Nattie Neidhart: I had a really good childhood. I was always surrounded by wrestling, and it wasn't unusual to go to Randy Savage's house for a party, or Hulk Hogan's or have Brutus Beefcake and Hawk and Rick Rude come to our house and spend time with us.

My cousin Harry Smith understands this too, because Davey and Diana lived so close to us in Florida, and usually we went to these parties or gatherings together. Wrestling was a daily discussion because it was my grandfather's livelihood and his children's. My dad was gone a lot, but when we did spend time with him, we enjoyed ourselves.

It is nice that some of my cousins are involved in the business of pro wrestling. Ted and Harry have both been involved for a long time, and they are great to get advice from. Harry has loved wrestling for so long, and sometimes when he gets in the ring, I watch him move and it inspires me to be a better wrestler. We all have a little bit of competitiveness in us, but that only makes us work harder.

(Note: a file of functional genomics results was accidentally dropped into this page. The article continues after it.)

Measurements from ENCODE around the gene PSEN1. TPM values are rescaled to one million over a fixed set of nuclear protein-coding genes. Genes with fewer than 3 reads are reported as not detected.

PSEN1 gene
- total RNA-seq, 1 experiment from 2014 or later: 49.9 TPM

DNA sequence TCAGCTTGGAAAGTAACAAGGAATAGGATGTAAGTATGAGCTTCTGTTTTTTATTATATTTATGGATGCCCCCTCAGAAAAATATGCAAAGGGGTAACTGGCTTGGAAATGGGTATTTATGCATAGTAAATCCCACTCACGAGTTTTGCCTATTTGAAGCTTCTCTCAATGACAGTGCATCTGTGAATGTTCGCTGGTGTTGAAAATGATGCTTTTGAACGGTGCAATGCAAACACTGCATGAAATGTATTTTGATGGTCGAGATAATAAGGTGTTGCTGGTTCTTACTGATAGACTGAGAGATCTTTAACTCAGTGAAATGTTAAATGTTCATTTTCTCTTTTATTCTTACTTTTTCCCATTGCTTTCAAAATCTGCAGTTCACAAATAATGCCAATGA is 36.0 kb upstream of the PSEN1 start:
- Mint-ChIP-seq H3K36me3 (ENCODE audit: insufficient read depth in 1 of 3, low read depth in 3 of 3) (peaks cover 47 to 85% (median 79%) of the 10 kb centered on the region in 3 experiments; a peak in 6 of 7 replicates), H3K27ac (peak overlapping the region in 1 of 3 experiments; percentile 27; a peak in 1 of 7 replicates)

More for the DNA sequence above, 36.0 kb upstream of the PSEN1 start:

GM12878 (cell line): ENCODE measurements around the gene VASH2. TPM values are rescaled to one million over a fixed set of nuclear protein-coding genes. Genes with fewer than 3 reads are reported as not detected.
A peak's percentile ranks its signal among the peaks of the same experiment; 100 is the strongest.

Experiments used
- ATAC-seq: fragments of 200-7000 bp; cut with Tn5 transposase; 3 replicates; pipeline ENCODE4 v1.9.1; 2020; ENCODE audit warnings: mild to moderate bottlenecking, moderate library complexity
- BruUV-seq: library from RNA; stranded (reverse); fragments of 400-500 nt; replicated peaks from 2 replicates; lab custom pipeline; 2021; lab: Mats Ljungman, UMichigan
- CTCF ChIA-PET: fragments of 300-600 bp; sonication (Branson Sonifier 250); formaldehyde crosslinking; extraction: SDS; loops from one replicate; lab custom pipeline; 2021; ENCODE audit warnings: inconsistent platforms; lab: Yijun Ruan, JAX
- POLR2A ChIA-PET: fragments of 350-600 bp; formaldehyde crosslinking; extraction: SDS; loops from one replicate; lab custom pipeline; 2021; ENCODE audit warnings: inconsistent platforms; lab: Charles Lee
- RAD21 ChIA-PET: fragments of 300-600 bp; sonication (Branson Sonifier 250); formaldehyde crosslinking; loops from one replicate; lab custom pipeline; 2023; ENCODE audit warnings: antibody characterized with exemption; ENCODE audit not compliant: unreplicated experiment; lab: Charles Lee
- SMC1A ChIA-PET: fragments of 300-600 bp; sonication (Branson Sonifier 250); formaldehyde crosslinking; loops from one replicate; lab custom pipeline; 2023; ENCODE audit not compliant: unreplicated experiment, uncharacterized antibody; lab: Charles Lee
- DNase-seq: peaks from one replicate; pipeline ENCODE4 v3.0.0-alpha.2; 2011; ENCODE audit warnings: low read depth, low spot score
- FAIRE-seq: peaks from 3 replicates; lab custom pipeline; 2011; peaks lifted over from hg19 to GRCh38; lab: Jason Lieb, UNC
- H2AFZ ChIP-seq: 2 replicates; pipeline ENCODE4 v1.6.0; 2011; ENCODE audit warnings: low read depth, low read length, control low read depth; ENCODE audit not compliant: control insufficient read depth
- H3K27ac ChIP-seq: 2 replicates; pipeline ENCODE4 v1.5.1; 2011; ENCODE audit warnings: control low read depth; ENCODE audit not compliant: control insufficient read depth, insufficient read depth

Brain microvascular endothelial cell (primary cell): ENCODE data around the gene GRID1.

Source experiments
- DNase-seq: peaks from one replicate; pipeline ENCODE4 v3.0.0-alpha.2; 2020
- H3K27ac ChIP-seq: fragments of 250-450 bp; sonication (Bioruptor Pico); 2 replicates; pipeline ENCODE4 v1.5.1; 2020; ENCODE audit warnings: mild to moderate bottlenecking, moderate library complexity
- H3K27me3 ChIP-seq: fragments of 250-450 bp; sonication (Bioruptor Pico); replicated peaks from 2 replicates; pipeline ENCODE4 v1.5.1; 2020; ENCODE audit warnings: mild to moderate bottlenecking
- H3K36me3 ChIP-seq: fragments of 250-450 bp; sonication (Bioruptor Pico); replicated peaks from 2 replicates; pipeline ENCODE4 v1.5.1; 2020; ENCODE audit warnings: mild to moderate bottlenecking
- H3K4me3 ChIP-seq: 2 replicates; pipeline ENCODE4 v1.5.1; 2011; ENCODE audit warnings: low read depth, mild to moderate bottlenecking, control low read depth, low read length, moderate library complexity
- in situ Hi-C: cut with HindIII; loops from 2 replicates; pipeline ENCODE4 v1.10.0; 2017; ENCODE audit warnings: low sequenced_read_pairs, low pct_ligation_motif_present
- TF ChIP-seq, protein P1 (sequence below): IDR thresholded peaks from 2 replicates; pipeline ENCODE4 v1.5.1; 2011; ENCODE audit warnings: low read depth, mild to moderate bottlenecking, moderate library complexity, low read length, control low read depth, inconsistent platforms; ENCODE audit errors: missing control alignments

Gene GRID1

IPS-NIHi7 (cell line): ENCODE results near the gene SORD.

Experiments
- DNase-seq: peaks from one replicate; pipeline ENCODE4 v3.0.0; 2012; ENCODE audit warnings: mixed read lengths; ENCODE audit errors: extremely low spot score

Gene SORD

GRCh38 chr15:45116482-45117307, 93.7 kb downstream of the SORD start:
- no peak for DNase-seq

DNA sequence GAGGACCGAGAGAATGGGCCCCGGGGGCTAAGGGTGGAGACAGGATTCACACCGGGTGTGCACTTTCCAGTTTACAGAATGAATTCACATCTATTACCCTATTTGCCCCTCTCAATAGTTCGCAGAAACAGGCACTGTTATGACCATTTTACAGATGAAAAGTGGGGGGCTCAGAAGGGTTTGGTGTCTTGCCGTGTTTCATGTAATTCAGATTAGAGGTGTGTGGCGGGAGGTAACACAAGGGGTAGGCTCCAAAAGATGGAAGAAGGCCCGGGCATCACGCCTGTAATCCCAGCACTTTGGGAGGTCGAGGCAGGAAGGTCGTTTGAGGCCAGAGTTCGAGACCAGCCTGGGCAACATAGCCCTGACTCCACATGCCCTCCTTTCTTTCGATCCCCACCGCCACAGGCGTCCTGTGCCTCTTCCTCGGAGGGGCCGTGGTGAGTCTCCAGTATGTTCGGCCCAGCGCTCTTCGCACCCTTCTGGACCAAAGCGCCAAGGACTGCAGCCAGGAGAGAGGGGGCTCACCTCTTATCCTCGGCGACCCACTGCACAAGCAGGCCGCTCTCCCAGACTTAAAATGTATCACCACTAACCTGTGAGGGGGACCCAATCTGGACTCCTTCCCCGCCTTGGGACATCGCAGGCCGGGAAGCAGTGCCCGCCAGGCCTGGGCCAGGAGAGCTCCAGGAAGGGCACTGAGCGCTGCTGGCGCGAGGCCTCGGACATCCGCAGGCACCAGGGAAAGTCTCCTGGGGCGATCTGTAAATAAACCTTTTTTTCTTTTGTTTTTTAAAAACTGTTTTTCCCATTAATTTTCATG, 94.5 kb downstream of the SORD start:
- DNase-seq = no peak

Nattie has found success in Japan...
Fanboy Planet: Tell me about your training. What was it like training under Tokyo Joe?

Nattie Neidhart: I didn't do all of my training under Tokyo Joe.As well as Joe, I have worked with my uncles Bruce and Ross, TJ Wilson, an amateur wrestling coach, a mixed martial artist, and many Japanese woman wrestlers.

Joe helped me a great deal with my wrestling by focusing on the smallest of small details, and he really helped me emphasize my strengths. I don't know who could top his training. My uncle Bret thinks he might be the best trainer in the world, as he trains with a science.